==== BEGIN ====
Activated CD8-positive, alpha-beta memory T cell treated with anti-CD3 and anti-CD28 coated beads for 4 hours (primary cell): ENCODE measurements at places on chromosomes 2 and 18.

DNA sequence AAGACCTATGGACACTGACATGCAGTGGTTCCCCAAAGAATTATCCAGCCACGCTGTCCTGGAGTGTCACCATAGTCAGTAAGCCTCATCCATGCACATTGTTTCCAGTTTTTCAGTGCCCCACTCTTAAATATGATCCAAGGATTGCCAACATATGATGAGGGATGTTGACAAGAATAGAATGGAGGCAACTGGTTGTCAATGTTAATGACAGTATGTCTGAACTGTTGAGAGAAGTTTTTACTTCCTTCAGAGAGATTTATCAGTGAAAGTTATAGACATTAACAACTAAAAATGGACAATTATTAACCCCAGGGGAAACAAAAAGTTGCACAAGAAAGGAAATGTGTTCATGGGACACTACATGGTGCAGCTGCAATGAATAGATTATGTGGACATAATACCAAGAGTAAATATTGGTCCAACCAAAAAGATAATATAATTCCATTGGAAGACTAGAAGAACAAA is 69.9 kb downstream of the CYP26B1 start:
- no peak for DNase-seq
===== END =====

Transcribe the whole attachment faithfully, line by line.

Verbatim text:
Activated CD8-positive, alpha-beta memory T cell treated with anti-CD3 and anti-CD28 coated beads for 4 hours (primary cell): ENCODE measurements at places on chromosomes 2 and 18.

DNA sequence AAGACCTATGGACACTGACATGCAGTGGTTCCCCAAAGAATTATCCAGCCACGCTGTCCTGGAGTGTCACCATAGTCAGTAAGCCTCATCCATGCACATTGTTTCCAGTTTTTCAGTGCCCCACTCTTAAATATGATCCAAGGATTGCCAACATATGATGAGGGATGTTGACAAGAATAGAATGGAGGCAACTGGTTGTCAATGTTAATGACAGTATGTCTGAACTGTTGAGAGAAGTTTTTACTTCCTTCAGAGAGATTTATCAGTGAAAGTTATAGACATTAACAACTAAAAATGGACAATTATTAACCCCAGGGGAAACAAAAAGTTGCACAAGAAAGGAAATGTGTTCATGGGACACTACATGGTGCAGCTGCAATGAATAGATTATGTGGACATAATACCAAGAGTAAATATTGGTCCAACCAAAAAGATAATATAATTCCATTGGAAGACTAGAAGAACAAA is 69.9 kb downstream of the CYP26B1 start:
- no peak for DNase-seq